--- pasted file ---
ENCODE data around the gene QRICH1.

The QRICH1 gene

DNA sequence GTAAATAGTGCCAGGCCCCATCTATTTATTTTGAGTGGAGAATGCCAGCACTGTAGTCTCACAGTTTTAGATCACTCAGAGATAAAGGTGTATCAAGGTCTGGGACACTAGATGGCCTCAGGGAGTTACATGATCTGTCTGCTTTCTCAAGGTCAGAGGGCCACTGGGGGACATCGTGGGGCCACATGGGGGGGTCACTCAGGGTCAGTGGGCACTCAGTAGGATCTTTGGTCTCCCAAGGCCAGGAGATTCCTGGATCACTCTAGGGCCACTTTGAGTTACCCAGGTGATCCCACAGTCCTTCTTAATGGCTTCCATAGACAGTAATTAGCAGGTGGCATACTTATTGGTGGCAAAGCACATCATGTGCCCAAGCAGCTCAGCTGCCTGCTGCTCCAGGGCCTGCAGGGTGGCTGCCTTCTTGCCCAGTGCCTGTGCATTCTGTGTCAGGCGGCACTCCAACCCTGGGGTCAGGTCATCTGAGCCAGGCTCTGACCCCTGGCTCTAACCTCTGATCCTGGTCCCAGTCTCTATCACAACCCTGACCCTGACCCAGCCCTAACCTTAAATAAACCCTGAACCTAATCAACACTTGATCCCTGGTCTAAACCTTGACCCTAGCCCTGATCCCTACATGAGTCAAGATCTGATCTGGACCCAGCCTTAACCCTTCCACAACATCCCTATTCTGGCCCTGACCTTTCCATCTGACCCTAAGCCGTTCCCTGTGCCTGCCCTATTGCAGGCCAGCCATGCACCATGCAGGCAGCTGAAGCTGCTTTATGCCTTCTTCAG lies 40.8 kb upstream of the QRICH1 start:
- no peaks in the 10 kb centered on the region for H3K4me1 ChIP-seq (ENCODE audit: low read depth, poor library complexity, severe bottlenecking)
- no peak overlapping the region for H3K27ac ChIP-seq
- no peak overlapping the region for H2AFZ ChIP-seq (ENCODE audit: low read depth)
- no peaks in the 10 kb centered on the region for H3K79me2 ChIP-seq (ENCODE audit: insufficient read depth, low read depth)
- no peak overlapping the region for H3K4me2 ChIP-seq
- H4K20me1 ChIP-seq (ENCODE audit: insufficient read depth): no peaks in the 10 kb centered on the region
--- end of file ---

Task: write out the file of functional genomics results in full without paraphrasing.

ENCODE data around the gene QRICH1.

The QRICH1 gene

DNA sequence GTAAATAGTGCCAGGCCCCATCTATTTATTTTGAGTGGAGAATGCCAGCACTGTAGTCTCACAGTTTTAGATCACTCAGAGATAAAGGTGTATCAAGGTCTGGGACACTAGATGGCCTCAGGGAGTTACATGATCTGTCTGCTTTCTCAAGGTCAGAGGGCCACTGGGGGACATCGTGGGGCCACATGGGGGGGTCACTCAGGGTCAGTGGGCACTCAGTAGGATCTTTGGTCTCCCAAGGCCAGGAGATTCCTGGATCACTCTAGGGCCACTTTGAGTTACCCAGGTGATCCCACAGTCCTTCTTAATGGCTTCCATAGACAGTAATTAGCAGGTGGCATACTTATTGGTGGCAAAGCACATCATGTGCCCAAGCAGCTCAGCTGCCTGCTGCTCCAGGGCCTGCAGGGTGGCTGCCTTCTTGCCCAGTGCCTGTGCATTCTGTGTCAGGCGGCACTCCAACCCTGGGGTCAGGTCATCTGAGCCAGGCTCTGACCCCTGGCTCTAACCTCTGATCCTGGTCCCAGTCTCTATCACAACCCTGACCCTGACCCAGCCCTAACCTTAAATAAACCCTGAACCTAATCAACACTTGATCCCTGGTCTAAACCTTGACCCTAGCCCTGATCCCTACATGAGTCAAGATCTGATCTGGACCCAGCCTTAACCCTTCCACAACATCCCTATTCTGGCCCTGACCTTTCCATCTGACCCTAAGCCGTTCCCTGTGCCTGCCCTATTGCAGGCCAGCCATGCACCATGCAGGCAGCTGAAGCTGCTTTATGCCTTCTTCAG lies 40.8 kb upstream of the QRICH1 start:
- no peaks in the 10 kb centered on the region for H3K4me1 ChIP-seq (ENCODE audit: low read depth, poor library complexity, severe bottlenecking)
- no peak overlapping the region for H3K27ac ChIP-seq
- no peak overlapping the region for H2AFZ ChIP-seq (ENCODE audit: low read depth)
- no peaks in the 10 kb centered on the region for H3K79me2 ChIP-seq (ENCODE audit: insufficient read depth, low read depth)
- no peak overlapping the region for H3K4me2 ChIP-seq
- H4K20me1 ChIP-seq (ENCODE audit: insufficient read depth): no peaks in the 10 kb centered on the region